It was his idea to work toward bringing traditional arbitration techniques up to date. His first step was to return to his home village, Kum al-Ahmar, around an hour from Cairo. He presented his idea to the heads of several large families, and they promised to give him their support.

Since then, the lights have been on every night on the top floor of the house next to the mosque in Kum al-Ahmar, the headquarters of Tarek Ramadan’s organization, reminding people in the village that there is someone they can turn to. Someone who can step in early, before the first act of violence occurs. It seems to be working. Ramadan reports that the local police have had less to do since Muhakimin began taking a more active role.

To expand that success story to other towns and villages, Ramadan conducts seminars and trains beginner arbitrators in methods of conflict resolution. They do role-plays, going through old cases with experienced Muhakimin and learning to value something that is not always highly esteemed in Arab culture: creative thinking.

Along with the respected patriarchs, a number of younger mediators are being trained in Kum al-Ahmar. Ramadan even recruited two women, one of them only twenty-nine years old. The women arbitrators enjoy high regard in the village. In some cases they can work more effectively than their male counterparts, especially where women are involved. Women are more likely to trust other women and speak openly with them about personal affairs.

At the meeting in al-Mansuriya where Abu Zaid is playing the role of mediator, the father of the accused eventually turns to the victim and promises softly but firmly: “I will visit your home with my son, and he will apologise to you. And I will ask him to move to a different part of the village so you can avoid each other more easily.”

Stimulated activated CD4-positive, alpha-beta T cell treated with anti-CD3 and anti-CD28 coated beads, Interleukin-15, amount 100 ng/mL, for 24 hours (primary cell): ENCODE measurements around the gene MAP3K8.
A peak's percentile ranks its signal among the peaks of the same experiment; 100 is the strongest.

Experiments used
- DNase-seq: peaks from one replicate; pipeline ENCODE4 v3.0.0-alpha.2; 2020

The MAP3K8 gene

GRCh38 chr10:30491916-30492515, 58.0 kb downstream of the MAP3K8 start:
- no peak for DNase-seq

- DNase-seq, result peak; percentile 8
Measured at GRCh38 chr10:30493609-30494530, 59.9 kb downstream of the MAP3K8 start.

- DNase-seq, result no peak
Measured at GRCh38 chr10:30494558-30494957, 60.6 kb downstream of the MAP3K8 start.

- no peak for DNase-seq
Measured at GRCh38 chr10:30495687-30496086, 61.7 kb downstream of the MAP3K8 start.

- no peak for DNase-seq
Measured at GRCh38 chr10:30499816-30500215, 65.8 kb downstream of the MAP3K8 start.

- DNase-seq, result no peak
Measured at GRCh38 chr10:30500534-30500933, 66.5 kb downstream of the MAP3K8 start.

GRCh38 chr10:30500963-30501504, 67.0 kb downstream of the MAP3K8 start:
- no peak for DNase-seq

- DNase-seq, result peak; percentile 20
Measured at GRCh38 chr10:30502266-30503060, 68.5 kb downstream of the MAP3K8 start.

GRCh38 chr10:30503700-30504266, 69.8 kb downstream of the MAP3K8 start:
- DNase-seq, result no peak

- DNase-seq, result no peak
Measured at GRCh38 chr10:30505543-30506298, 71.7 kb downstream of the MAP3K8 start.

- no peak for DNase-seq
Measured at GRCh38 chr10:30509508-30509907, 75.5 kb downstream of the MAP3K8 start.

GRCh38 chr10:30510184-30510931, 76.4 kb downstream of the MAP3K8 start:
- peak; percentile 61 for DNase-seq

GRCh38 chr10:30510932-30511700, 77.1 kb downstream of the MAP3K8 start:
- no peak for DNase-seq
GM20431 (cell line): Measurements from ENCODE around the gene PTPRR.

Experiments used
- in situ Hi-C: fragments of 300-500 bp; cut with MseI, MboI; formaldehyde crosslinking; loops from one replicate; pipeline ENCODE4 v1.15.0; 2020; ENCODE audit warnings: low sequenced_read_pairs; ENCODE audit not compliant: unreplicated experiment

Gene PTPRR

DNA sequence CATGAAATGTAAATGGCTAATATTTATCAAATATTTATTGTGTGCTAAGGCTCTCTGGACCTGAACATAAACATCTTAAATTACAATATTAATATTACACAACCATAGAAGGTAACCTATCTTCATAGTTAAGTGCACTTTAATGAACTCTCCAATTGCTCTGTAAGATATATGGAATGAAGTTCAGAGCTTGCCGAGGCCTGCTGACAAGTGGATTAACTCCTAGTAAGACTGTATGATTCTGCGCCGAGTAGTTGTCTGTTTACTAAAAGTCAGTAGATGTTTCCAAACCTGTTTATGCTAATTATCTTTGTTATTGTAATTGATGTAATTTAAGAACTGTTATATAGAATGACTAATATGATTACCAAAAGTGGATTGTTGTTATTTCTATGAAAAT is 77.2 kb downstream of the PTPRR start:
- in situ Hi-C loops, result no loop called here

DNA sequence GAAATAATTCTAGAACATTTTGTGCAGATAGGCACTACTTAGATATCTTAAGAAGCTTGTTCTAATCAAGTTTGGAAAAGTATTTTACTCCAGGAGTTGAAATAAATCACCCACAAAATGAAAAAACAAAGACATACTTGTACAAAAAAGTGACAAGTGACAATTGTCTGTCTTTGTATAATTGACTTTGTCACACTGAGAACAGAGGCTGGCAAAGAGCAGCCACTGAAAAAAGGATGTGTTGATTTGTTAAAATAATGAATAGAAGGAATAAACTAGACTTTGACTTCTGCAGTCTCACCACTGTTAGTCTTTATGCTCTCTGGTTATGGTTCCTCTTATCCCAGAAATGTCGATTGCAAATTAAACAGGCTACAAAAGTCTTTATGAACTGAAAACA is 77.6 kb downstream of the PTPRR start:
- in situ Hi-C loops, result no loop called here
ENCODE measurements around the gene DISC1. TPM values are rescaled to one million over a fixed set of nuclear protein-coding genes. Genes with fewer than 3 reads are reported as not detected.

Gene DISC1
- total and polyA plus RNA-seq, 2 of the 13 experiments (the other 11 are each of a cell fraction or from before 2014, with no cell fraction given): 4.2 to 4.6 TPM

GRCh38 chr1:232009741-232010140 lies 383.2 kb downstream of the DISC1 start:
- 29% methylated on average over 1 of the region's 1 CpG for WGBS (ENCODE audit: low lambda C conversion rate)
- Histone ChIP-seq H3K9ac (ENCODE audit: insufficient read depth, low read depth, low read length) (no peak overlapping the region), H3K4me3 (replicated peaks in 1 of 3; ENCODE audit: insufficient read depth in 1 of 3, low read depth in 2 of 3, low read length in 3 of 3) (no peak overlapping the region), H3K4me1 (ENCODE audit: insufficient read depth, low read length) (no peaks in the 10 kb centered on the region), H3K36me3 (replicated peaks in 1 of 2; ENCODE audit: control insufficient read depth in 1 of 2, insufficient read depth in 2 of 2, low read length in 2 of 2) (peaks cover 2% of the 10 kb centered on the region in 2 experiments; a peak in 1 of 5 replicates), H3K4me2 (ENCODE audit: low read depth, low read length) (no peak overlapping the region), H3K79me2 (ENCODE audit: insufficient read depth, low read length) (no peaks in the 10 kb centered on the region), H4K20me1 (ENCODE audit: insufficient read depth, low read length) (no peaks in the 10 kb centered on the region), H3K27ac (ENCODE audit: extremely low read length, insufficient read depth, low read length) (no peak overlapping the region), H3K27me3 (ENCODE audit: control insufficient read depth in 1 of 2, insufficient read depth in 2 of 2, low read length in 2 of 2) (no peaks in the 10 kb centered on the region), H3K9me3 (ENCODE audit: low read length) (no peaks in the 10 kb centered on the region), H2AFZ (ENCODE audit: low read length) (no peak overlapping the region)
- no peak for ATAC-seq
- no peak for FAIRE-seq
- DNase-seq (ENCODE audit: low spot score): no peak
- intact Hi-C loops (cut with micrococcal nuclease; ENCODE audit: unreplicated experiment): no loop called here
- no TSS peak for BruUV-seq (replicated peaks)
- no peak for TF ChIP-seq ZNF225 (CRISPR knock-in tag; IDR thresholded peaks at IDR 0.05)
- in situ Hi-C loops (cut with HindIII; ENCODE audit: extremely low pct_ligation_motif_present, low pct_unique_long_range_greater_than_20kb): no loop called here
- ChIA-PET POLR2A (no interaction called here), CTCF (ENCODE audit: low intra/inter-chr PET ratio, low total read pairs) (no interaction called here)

Now that the ice is broken, everything goes very quickly. Abu Zaid gets to his feet and leads the heads of the two sides toward each other. They embrace and kiss in accordance with Arab tradition, and the mediation ends. Their embrace is the decisive step that makes actual reconciliation possible. In this case, it will be complete when the perpetrator offers his apology in the house of the victim. A meaningful ritual that helps let go of long-held resentments.

The mediation also has practical and legal consequences. The heads of the families sign a contract agreeing to the decision. A few days later, the accused and the victim will go together to a police station, where they will declare that the case is closed and that all charges are dropped.

If they fail to do so, the Mukahim has declared, they will owe a fine of twenty-five thousand Egyptian pounds, around three thousand and three hundred Euros.

And if one party assaults the other again, they will owe four times that.